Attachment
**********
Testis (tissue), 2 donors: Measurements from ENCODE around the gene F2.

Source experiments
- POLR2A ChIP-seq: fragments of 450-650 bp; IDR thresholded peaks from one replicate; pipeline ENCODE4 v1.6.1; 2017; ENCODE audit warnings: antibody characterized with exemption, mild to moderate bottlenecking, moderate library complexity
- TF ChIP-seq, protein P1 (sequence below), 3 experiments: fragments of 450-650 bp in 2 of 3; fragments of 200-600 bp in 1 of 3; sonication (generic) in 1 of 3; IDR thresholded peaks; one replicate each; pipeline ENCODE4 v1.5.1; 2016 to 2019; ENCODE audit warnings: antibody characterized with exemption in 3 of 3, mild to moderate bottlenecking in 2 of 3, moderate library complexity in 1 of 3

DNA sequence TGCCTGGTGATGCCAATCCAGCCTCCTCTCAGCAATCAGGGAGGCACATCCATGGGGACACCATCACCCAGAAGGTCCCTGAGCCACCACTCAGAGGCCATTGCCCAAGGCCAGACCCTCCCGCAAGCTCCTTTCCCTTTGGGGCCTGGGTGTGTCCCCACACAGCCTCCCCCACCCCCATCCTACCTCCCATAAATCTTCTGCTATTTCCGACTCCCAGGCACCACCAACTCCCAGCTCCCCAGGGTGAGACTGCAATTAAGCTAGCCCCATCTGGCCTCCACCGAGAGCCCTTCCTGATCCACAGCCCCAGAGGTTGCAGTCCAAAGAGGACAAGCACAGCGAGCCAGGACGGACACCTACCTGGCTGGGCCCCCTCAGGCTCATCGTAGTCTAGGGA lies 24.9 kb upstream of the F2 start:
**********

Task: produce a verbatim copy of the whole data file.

Testis (tissue), 2 donors: Measurements from ENCODE around the gene F2.

Source experiments
- POLR2A ChIP-seq: fragments of 450-650 bp; IDR thresholded peaks from one replicate; pipeline ENCODE4 v1.6.1; 2017; ENCODE audit warnings: antibody characterized with exemption, mild to moderate bottlenecking, moderate library complexity
- TF ChIP-seq, protein P1 (sequence below), 3 experiments: fragments of 450-650 bp in 2 of 3; fragments of 200-600 bp in 1 of 3; sonication (generic) in 1 of 3; IDR thresholded peaks; one replicate each; pipeline ENCODE4 v1.5.1; 2016 to 2019; ENCODE audit warnings: antibody characterized with exemption in 3 of 3, mild to moderate bottlenecking in 2 of 3, moderate library complexity in 1 of 3

DNA sequence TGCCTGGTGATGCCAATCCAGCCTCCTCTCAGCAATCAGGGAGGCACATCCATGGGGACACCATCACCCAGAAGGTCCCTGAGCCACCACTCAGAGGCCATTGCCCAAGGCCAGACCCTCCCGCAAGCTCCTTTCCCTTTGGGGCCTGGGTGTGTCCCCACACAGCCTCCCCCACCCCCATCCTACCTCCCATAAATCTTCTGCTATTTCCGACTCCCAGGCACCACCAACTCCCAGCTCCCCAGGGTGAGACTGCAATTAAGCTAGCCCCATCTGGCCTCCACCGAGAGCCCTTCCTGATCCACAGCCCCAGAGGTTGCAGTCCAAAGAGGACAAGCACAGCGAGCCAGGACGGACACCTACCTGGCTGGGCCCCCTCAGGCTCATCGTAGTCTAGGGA lies 24.9 kb upstream of the F2 start: